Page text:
26-30 August Weekly News



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Aug 29, 2019


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Endangered sharks and rays get more protection

Eighteen threatened species of sharks and rays will be better protected. Countries signed to the CITES animal and plant protection treaty agreed on greater protection for these marine creatures from commercial fishing. The protected species include the world's fastest shark (the mako shark), wedgefishes and guitarfishes. A conservationist wants to ensure they continue to be around for future generations.

CITES was established in 1973 and is signed by 182 different states. The focus of the weekend meeting was on reducing the number of sharks killed each year by commercial fishing. A conservation group said as many as 273 million sharks are killed annually. Forty countries said there was no evidence to show that the mako was in danger as a result of fishing. The global shark fin market is believed to be worth over $1.2 billion.


Positive thinking helps us live longer

Positive thinkers are more likely to live longer than negative thinkers. This is according to a combination of studies conducted by the Boston University School of Medicine into the health of people in the USA. Researchers looked at data on the health of 70,000 female nurses and 1,500 male military veterans. They discovered that people who were optimists (people who thought positively) were more likely to live to the age of 85. They said people who were more pessimistic (those who thought negatively) were 11-15 per cent less likely to live to that age. The researchers believe that optimists (positive thinkers) found it easier to manage stress than pessimists (negative thinkers).

Participants in the two studies answered questions in a survey. The questions assessed their levels of optimism. The surveys matched these levels with the participants' overall level of health. They were also asked about their levels of exercise, their diets, as well as how much they smoked and drank. Professor Lewina Lee said: "Our findings speak to the possibility that raising levels of optimism may promote longevity and healthy ageing." She had some advice for pessimists who might want to live longer. The advice was to, "imagine a future in which everything has turned out well". She urged people to increase levels of optimism. She said it was healthier for people to look on the bright side of life.


Apple apologizes for use of contractors to eavesdrop on Siri conversations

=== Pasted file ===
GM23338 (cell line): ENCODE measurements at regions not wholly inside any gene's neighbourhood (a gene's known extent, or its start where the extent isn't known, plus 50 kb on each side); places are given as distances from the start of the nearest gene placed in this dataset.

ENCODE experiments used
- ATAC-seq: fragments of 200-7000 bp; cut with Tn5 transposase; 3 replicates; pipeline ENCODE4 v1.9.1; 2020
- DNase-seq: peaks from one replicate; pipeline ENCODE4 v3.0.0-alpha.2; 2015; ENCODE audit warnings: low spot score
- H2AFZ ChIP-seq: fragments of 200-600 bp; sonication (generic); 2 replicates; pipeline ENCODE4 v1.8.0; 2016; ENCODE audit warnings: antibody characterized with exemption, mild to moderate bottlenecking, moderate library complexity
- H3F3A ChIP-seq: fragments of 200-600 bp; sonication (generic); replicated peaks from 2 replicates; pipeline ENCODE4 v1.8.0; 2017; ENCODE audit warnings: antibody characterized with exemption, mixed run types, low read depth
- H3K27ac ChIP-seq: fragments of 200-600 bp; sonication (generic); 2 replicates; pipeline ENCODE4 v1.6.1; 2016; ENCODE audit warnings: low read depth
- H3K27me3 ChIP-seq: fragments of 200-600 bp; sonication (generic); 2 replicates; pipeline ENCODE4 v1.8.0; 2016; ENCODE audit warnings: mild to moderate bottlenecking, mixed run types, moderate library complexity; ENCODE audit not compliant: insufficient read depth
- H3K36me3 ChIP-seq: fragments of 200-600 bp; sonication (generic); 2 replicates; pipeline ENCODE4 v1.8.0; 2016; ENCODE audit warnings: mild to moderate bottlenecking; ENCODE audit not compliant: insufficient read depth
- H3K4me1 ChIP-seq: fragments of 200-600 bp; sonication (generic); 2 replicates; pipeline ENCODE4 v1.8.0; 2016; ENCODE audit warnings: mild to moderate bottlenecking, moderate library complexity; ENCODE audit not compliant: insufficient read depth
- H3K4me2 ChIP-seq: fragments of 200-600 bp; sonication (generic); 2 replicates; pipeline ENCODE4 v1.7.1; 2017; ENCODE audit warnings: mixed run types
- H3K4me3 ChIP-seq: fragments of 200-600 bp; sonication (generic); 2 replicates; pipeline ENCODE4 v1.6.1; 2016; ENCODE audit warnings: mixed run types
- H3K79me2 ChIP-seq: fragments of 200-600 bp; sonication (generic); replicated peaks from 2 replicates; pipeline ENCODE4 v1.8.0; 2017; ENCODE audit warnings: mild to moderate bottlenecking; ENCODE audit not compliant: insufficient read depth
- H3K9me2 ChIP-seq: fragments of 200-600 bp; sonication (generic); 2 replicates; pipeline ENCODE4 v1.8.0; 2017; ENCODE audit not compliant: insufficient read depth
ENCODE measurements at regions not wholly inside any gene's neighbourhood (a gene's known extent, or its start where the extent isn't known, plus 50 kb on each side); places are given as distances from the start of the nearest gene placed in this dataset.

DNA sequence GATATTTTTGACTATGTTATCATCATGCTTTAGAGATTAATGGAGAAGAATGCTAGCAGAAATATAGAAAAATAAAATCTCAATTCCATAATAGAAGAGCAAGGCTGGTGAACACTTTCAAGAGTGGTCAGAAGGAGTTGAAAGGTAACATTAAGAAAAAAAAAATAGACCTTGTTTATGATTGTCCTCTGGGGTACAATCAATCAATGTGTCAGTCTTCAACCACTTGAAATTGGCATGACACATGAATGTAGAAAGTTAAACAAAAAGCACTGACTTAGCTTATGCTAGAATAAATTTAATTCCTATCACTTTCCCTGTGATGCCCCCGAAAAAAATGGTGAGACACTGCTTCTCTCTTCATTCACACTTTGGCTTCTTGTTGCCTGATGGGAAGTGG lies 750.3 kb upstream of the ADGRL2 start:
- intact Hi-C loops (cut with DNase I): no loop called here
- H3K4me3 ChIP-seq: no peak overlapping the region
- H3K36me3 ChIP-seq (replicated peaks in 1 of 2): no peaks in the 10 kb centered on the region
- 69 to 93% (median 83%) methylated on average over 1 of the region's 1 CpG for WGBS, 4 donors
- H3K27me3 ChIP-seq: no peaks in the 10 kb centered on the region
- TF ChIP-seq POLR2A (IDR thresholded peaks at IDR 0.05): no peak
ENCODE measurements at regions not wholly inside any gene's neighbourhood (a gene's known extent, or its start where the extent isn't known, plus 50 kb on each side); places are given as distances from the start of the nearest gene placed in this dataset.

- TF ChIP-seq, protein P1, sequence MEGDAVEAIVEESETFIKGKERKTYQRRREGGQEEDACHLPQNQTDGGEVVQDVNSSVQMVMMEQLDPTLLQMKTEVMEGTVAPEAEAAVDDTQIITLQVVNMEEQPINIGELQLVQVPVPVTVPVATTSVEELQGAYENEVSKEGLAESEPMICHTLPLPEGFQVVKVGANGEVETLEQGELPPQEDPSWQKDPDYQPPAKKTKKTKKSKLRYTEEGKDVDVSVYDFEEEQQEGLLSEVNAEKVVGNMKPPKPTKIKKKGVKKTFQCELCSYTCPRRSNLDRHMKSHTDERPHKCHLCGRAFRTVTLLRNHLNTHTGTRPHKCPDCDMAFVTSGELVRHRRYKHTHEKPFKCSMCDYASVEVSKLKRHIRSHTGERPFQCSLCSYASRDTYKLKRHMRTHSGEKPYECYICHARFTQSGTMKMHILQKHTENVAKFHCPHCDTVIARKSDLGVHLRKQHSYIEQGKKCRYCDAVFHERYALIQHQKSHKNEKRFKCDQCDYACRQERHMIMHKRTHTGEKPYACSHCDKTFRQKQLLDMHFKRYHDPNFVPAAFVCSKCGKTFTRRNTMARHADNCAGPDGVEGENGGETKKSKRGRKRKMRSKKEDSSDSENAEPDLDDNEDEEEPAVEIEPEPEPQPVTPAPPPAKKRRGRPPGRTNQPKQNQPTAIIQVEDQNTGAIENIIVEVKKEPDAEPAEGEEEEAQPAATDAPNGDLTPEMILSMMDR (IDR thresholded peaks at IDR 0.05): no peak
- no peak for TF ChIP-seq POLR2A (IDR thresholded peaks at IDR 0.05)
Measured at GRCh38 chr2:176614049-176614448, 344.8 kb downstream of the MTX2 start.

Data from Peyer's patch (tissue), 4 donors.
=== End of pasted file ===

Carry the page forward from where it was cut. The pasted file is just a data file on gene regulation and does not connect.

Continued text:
In this June 4, 2018, file photo Craig Federighi, Apple's senior vice president of Software Engineering, speaks about Siri during an announcement of new products at the Apple Worldwide Developers Conference in San Jose, California. (AP File Photo)

Apple is apologizing for allowing outsiders to listen to snippets of people's recorded conversations with its digital assistant Siri, a practice that undermined its attempts to position itself as a trusted steward of privacy. As part of the apology posted Wednesday, Apple reiterated an earlier pledge to stop keeping audio recorded through Siri unless consumers give their permission. When permission is granted, Apple said only its own employees will be allowed to review audio to help improve the service. Previously, the company hired contractors to listen to some recordings. "We realize we haven't been fully living up to our high ideals, and for that we apologize," Apple said.

In recent months, Facebook, Google, Amazon, Microsoft and Apple have all acknowledged that people have been reviewing users' interactions with artificial intelligence assistants in order to improve the services. But users aren't typically aware that humans and not just computers are reviewing audio.

The backlash to the industry practice prompted Facebook and Google to stop relying on people to transcribe recorded conversations. Amazon is continuing the practice unless users of its digital assistant Alexa explicitly demand that humans be blocked from listening. Microsoft also is still doing it, too, contending it has adequate privacy safeguards in place for the Cortana digital assistant.

Apple intends to continue to rely upon computer-generated transcripts of what's being said to Siri as part of effort to improve services, even if a user hasn't explicitly granted permission, or opted in.

Unlike Facebook, Google and Amazon, which track what people are doing and where they are going to sell ads and merchandise, Apple has conspicuously emphasized that that it has no interest in peering into its customers' lives.CEO Tim Cook repeatedly has declared the company's belief that "privacy is a fundamental human right," a phrase that cropped up again in Apple's apology.